1 Remote Sensing Fundamentals Part I: Radiation and the Planck Function Tim Schmit, NOAA/NESDIS ASPB Material from: Paul Menzel UW/CIMSS/AOS and Paolo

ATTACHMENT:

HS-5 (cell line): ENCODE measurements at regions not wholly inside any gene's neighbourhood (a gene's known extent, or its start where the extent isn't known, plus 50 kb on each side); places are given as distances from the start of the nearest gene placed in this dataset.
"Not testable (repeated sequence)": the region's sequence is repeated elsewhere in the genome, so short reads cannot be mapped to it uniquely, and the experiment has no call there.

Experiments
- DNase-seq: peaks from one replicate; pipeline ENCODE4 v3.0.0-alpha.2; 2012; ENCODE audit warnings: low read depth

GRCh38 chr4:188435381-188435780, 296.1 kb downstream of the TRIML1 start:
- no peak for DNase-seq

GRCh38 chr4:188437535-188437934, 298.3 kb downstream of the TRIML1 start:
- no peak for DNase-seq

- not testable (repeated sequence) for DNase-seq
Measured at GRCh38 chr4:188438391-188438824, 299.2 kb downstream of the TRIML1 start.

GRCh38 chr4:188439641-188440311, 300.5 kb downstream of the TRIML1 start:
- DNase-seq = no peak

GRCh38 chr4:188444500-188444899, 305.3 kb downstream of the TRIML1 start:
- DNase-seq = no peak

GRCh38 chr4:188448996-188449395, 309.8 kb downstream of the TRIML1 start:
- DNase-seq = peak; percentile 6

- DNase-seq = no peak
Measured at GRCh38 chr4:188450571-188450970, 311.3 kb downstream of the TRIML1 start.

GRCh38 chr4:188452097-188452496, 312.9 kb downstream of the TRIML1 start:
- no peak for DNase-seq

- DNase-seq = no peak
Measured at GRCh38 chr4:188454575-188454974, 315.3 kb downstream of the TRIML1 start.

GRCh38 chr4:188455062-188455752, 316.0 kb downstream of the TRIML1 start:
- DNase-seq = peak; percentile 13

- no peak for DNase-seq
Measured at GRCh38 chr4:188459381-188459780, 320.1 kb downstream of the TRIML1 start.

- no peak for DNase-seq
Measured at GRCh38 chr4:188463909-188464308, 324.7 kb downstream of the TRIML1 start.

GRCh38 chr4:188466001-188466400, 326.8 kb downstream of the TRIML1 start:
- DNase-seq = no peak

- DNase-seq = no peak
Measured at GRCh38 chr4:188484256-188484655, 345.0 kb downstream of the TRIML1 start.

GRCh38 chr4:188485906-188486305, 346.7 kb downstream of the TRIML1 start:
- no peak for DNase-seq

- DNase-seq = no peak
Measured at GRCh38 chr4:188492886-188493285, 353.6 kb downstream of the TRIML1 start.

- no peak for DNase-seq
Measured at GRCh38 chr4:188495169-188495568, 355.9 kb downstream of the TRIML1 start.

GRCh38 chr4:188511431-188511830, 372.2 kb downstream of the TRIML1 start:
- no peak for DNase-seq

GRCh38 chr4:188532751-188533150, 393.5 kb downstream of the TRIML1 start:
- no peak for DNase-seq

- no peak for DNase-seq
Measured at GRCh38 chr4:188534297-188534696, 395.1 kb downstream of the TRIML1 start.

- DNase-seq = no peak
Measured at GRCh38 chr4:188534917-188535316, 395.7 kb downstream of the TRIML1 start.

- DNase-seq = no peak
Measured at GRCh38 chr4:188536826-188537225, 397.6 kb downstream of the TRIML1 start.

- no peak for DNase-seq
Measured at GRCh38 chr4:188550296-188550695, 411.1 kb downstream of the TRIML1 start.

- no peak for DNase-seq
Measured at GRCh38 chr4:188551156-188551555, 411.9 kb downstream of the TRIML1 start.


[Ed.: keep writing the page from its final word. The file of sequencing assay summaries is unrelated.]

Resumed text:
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<ul><li><p>*Remote Sensing FundamentalsPart I:Radiation and the Planck FunctionTim Schmit, NOAA/NESDIS ASPB Material from: Paul Menzel UW/CIMSS/AOS</p><p>and Paolo Antonelli and othersCIMSS</p><p>Cachoeira Paulista - So Paulo </p><p>November, 2007</p></li><li><p>*We all are remote sensorsEarsEyesBrainHuman Optical Detection System</p><p> continuous wave 10 ^26 Watts Matched to wavelength 0.5 um Sensitivity ~10 photons Servo-controlled (angle and aperture) 2d array ~ 10^5 elements Stereo and color Parallel connected to adaptive computer Detector weight ~20 g Computer weight ~1 kg</p><p>Adapted from T. S Moss, Infrared Phys., 16, 29 1976</p></li><li><p>*All satellite remote sensing systems involve the measurement of electromagnetic radiation. </p><p>Electromagnetic radiation has the properties of both waves and discrete particles, although the two are never manifest simultaneously.</p><p>Electromagnetic radiation is usually quantified according to its wave-like properties; for many applications it considered to be a continuous train of sinusoidal shapes.</p></li><li><p>*Remote sensing uses radiant energy that is reflected and emitted from Earth at various wavelengths of the electromagnetic spectrum</p><p>Our eyes are sensitive to the visible portion of the EM spectrum</p><p>The Electromagnetic Spectrum</p></li><li><p>*UV, Visible and Near-IRFar-Infrared (IR)UV, Visible and Near-IR and IR and Far-IRInfrared (IR)</p></li><li><p>*Electromagnetic Spectrum</p></li><li><p>*wavelength : distance between peaks (m)wavenumber : number of waves per unit distance (cm)=1/ d=-1/ 2 d Radiation is characterized by wavelength and amplitude a</p></li><li><p>*Visible(Reflective Bands)Infrared(Emissive Bands)</p></li><li><p>*Terminology of radiant energyEnergy from the Earth Atmosphere</p></li><li><p>*Terminology of radiant energyEnergy (Joules) from the Earth Atmosphere</p></li><li><p>*Terminology of radiant energyEnergy (Joules) from the Earth Atmosphereover time isFluxwhich strikes the detector areaIrradianceat a given wavelength intervalMonochromaticIrradianceover a solid angle on the EarthRadiance observed by satellite radiometeris described bycan be inverted toThe Planck functionBrightness temperature</p></li><li><p>*Definitions of Radiation__________________________________________________________________</p><p> QUANTITYSYMBOLUNITS__________________________________________________________________</p><p> EnergydQJoules</p><p> FluxdQ/dtJoules/sec = Watts</p><p> IrradiancedQ/dt/dAWatts/meter2</p><p> MonochromaticdQ/dt/dA/d W/m2/micron Irradiance or</p><p>dQ/dt/dA/d W/m2/cm-1</p><p> RadiancedQ/dt/dA/d/d W/m2/micron/ster</p><p> or</p><p>dQ/dt/dA/d/d W/m2/cm-1/ster__________________________________________________________________</p></li><li><p>*Radiation from the Sun</p><p>The rate of energy transfer by electromagnetic radiation is called the radiant flux, which has units of energy per unit time. It is denoted by </p><p>F = dQ / dt</p><p>and is measured in joules per second or watts. For example, the radiant flux from the sun is about 3.90 x 10**26 W.</p><p>The radiant flux per unit area is called the irradiance (or radiant flux density in some texts). It is denoted by </p><p>E = dQ / dt / dA</p><p>and is measured in watts per square metre. The irradiance of electromagnetic radiation passing through the outermost limits of the visible disk of the sun (which has an approximate radius of 7x10**8 m) is given by</p><p> 3.90 x 1026E (sun sfc) = = 6.34 x 107 W m-2 . 4 (7 x 108)2</p></li><li><p>*The solar irradiance arriving at the earth can be calculated by realizing that the flux is a constant, therefore</p><p>E (earth sfc) x 4Res2 = E (sun sfc) x 4Rs2,</p><p>where Res is the mean earth to sun distance (roughly 1.5 x 1011 m) and Rs is the solar radius. This yields</p><p> E (earth sfc) = 6.34 x 107 (7 x 108 / 1.5 x 1011)2 = 1380 W m-2.</p><p>The irradiance per unit wavelength interval at wavelength is called the monochromatic irradiance,</p><p>E = dQ / dt / dA / d ,</p><p>and has the units of watts per square metre per micrometer. With this definition, the irradiance is readily seen to be </p><p> E = E d .o</p></li><li><p>*In general, the irradiance upon an element of surface area may consist of contributions which come from an infinity of different directions. It is sometimes necessary to identify the part of the irradiance that is coming from directions within some specified infinitesimal arc of solid angle d. The irradiance per unit solid angle is called the radiance,</p><p>I = dQ / dt / dA / d / d,</p><p>and is expressed in watts per square metre per micrometer per steradian. This quantity is often also referred to as intensity and denoted by the letter B (when referring to the Planck function). </p><p>If the zenith angle, , is the angle between the direction of the radiation and the normal to the surface, then the component of the radiance normal to the surface is then given by I cos . The irradiance represents the combined effects of the normal component of the radiation coming from the whole hemisphere; that is,</p><p> E = I cos d where in spherical coordinates d = sin d d . Radiation whose radiance is independent of direction is called isotropic radiation. In this case, the integration over d can be readily shown to be equal to so that</p><p>E = I .</p></li><li><p>*Radiation is governed by Plancks Law</p><p>In wavelength: B(,T) = c1 /{ 5 [e c2 /T -1] } (mW/m2/ster/cm) where = wavelength (cm)T = temperature of emitting surface (deg K)c1 = 1.191044 x 10-8 (W/m2/ster/cm-4)c2 = 1.438769 (cm deg K)</p><p>In wavenumber:B(,T) = c13 / [e c2/T -1] (mW/m2/ster/cm-1) where = # wavelengths in one centimeter (cm-1)T = temperature of emitting surface (deg K)c1 = 1.191044 x 10-5 (mW/m2/ster/cm-4)c2 = 1.438769 (cm deg K)</p><p>Brightness temperature is uniquely related to radiance for a given wavelength by the Planck function.</p></li><li><p>*Using wavelengths c2/TPlancks Law B(,T) = c1 / 5 / [e -1] (mW/m2/ster/cm) where = wavelengths in cmT = temperature of emitting surface (deg K)c1 = 1.191044 x 10-5 (mW/m2/ster/cm-4)c2 = 1.438769 (cm deg K)</p><p>Wien's Law dB(max,T) / d = 0 where (max) = .2897/Tindicates peak of Planck function curve shifts to shorter wavelengths (greater wavenumbers) with temperature increase. Note B(max,T) ~ T5. Stefan-Boltzmann Law E = B(,T) d = T4, where = 5.67 x 10-8 W/m2/deg4. ostates that irradiance of a black body (area under Planck curve) is proportional to T4 .</p><p>Brightness Temperature c 1T = c2 / [ ln( _____ + 1)] is determined by inverting Planck function 5B</p></li><li><p>*Spectral Distribution of Energy Radiated from Blackbodies at Various Temperatures</p></li><li><p>*</p></li><li><p>*Using wavenumbers</p><p>Wien's Law dB(max,T) / dT = 0 where (max) = 1.95Tindicates peak of Planck function curve shifts to shorter wavelengths (greater wavenumbers) with temperature increase. Note B(max,T) ~ T**3. Stefan-Boltzmann Law E = B(,T) d = T4, where = 5.67 x 10-8 W/m2/deg4. ostates that irradiance of a black body (area under Planck curve) is proportional to T4 .</p><p>Brightness Temperature c13T = c2/[ln(______ + 1)] is determined by inverting Planck function B</p><p>Brightness temperature is uniquely related to radiance for a given wavelength by the Planck function.</p></li><li><p>*</p></li><li><p>*B(max,T)~T5 B(max,T)~T3B(,T)B(,T)B(,T) versus B(,T)2010543.36.6100wavelength [m]max (1/ max)</p></li><li><p>*Using wavenumbersUsing wavelengthsc2/T c2 /TB(,T) = c13 / [e -1]B(,T) = c1 /{ 5 [e -1] } (mW/m2/ster/cm-1)(mW/m2/ster/m)</p><p>(max in cm-1) = 1.95T (max in cm)T = 0.2897</p><p>B(max,T) ~ T**3. B( max,T) ~ T**5. </p><p> E = B(,T) d = T4, E = B(,T) d = T4, o o c13 c1 T = c2/[ln(______ + 1)] T = c2/[ ln(______ + 1)] B 5 B</p></li><li><p>*</p></li><li><p>*</p></li><li><p>*</p><p>Temperature sensitivitydB/B = dT/T</p><p> The Temperature Sensitivity is the percentage change in radiance corresponding to a percentage change in temperature </p><p>Substituting the Planck Expression, the equation can be solved in :=c2/T </p></li><li><p>*B11B4B11&gt; B4T=300 KTref=220 K</p></li><li><p>*B11/B11 = 11 T/TB4/B4= 4 T/TB4/B4&gt;B11/B11 4 &gt; 11 (values in plot are referred to wavelength)</p></li><li><p>*B/B= T/T</p><p>Integrating the Temperature Sensitivity EquationBetween Tref and T (Bref and B):</p><p>B=Bref(T/Tref)</p><p>Where =c2/Tref (in wavenumber space)(Approximation of) B as function of and T</p></li><li><p>*B=Bref(T/Tref) B=(Bref/ Tref) T </p><p> B T The temperature sensitivity indicates the power to which the Planck radiance depends on temperature, since B proportional to T satisfies the equation. For infrared wavelengths, </p><p> = c2/T = c2/T. __________________________________________________________________</p><p>Wavenumber Typical Scene Temperature Temperature Sensitivity</p><p>900300 4.32250030011.99</p></li><li><p>*Temperature sensitivity, or the percentage change in radiance corresponding to a percentage change in temperature, , is defined as </p><p>dB/B = dT/T. </p><p>The temperature sensivity indicates the power to which the Planck radiance depends on temperature, since B proportional to T satisfies the equation. For infrared wavelengths, </p><p> = c2/T = c2/T. __________________________________________________________________</p><p>Wavenumber Typical Scene Temperature Temperature Sensitivity</p><p> 700220 4.58 900300 4.321200300 5.761600240 9.59230022015.04250030011.99</p></li><li><p>*2</p><p>1B (, T) / B (, 273K) 250 300 Temperature (K)4m6.7m10m15mmicrowaveTemperature Sensitivity of B(,T) for typical earth scene temperatures </p></li><li><p>*</p></li><li><p>* B(10 um,T) / B(10 um,273) T4B(10 um,273)= 6.1B(10 um,200)= 0.9 0.15B(10 um,220)= 1.7 0.28B(10 um,240)= 3.0 0.49B(10 um,260)= 4.7 0.77B(10 um,280)= 7.0 1.15B(10 um,300)= 9.9 1.62</p><p>1200 300</p></li><li><p>* B(4 um,T) / B(4 um,273) T12B(4 um,273)= 2.2 x 10-1 B(4 um,200)= 1.8 x 10-3 0.0B(4 um,220)= 9.2 x 10-3 0.0B(4 um,240)= 3.6 x 10-2 0.2B(4 um,260)= 1.1 x 10-1 0.5B(4 um,280)= 3.0 x 10-1 1.4B(4 um,300)= 7.2 x 10-1 3.3</p><p>1200 300</p></li><li><p>* B(0.3 cm, T) / B(0.3 cm,273) TB(0.3 cm,273)= 2.55 x 10-4B(0.3 cm,200)= 1.8 0.7B(0.3 cm,220)= 2.0 0.78B(0.3 cm,240)= 2.2 0.86B(0.3 cm,260)= 2.4 0.94B(0.3 cm,280)= 2.6 1.02B(0.3 cm,300)= 2.8 1.1</p><p>1200 300</p></li><li><p>*Radiation is governed by Plancks Law</p><p> c2 /TB(,T) = c1 /{ 5 [e -1] } </p><p>In microwave region c2 /T </p></li><li><p>*UV NEAR IR Atmospheric Transmission Spectra (0.5 3 microns)</p></li><li><p>*Near-IR FAR IR Atmospheric Transmission Spectra (2 15 microns)</p></li><li><p>*Radiance to Brightness TemperaturesVia Planck function, but need to take into account the spectral width of the given band.</p></li><li><p>*Above: GOES-12 and MSG 3.9um SRF and night-time spectra. GOES-12 BT: 288.278K MSG BT: 284.487 GOES-MSG: 3.791K </p></li><li><p>*Above: GOES-12 and MSG 13.3/13.4um SRF and spectra. GOES-12 BT: 270.438K MSG BT: 268.564K GOES-MSG: 1.874K </p></li><li><p>*GOES-10 Imager and Sounder have one visible band near 0.6 umVisible and near-IR channels on the ABIHazeCloudsVeg.CirrusPart. sizeSnow, Phase</p></li><li><p>*Reflectance Ratio Test BasisBased on our knowledge of reflectance spectra, we can predict:cloudR2/R1 = 1.0 for cloud (if you cant see the surface underneath)</p><p>R2/R1 &gt; 1.0 for vegetation ( look at pinewoods spectra)</p><p>R2/R1 </p></li><li><p>*Visible: Reflective BandsUsed to observe solar energy reflected by the Earth system in the:Visible between 0.4 and 0.7 m NIR between 0.7 and 3 m </p><p>About 99% of the energy observed between 0 and 4 m is solar reflected energyOnly 1% is observed above 4 m </p></li><li><p>*Sensor GeometrySensorOpticsElectronics</p></li><li><p>*</p></li><li><p>*</p></li><li><p>*</p></li><li><p>*Linden_shadow_1.581_1.640umShadow</p></li><li><p>*Linden_vegetation_0.831_0.889Vegetation</p></li><li><p>*Linden_0.577_0.696_um</p></li><li><p>*0.537_0.567 umSmoke</p></li><li><p>*Linden_haze_0.439_0.498umSmoke</p></li><li><p>*Bit Depth and Value RangeWith 12 bits 212 integer numbers can be representedGiven R, the range of radiances we want to observe, the smallest observable variation is R/ 212Given dR smallest observable variation, the range of observable radiances is dR* 212If too small of the range is used, then the quantification error range is larger. If the range is too large, then there is more possbility for saturation. </p><p>GOES-10 Imager is 10-bit, while the GOES-10 sounder in 13-bit. MODIS data is 12-bit. </p><p>RdR</p></li><li><p>*Global Mean Energy Balance</p></li><li><p>*</p><p>*http://flare25.solar.isas.ac.jp/english/yohkoh_background2.htmlhttp://junior.apk.net/~matto/rastrain.htm</p><p>***********************Schmit, T. J., M. M. Gunshor, W. P. Menzel, J. J. Gurka, J. Li, and A. S. Bachmeier, 2005: Introducing the next-generation Advanced Baseline Imager on GOES-R. Bull. Amer. Meteor. Soc., 86, 1079-1096.</p><p>******</p></li></ul>